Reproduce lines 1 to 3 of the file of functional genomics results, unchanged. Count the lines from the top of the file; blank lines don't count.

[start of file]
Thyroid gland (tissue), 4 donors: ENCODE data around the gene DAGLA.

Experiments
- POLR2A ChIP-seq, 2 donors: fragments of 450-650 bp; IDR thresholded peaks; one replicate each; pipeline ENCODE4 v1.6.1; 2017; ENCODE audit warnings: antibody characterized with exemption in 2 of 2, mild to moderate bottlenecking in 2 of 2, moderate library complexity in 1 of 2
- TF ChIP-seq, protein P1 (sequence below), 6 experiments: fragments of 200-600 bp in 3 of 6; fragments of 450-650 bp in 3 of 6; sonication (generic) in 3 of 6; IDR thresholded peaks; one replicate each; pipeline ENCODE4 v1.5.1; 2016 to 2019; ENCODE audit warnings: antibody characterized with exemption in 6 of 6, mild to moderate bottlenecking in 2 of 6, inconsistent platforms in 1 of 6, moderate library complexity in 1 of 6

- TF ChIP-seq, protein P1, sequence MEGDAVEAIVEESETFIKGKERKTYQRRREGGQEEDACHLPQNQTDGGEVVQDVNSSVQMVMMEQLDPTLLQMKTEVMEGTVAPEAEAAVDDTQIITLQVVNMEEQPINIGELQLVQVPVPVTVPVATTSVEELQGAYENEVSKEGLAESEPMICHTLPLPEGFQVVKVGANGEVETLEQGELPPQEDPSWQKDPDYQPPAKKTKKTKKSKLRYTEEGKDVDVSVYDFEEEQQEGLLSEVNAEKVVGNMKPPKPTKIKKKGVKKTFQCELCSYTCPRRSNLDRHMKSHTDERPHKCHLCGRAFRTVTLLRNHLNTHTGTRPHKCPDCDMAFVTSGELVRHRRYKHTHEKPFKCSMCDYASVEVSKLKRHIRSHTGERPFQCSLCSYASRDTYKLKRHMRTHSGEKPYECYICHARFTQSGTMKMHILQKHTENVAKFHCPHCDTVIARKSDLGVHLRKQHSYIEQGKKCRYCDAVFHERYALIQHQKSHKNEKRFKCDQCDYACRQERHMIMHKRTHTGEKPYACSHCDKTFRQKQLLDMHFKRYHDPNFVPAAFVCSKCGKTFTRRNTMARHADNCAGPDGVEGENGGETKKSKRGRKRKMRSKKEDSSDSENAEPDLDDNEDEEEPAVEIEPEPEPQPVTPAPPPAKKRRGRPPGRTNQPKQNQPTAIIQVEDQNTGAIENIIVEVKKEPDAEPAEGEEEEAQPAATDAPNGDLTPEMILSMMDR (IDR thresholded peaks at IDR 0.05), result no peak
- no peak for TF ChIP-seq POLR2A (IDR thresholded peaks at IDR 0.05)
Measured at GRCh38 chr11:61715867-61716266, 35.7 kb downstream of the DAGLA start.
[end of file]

Thyroid gland (tissue), 4 donors: ENCODE data around the gene DAGLA.

Experiments
- POLR2A ChIP-seq, 2 donors: fragments of 450-650 bp; IDR thresholded peaks; one replicate each; pipeline ENCODE4 v1.6.1; 2017; ENCODE audit warnings: antibody characterized with exemption in 2 of 2, mild to moderate bottlenecking in 2 of 2, moderate library complexity in 1 of 2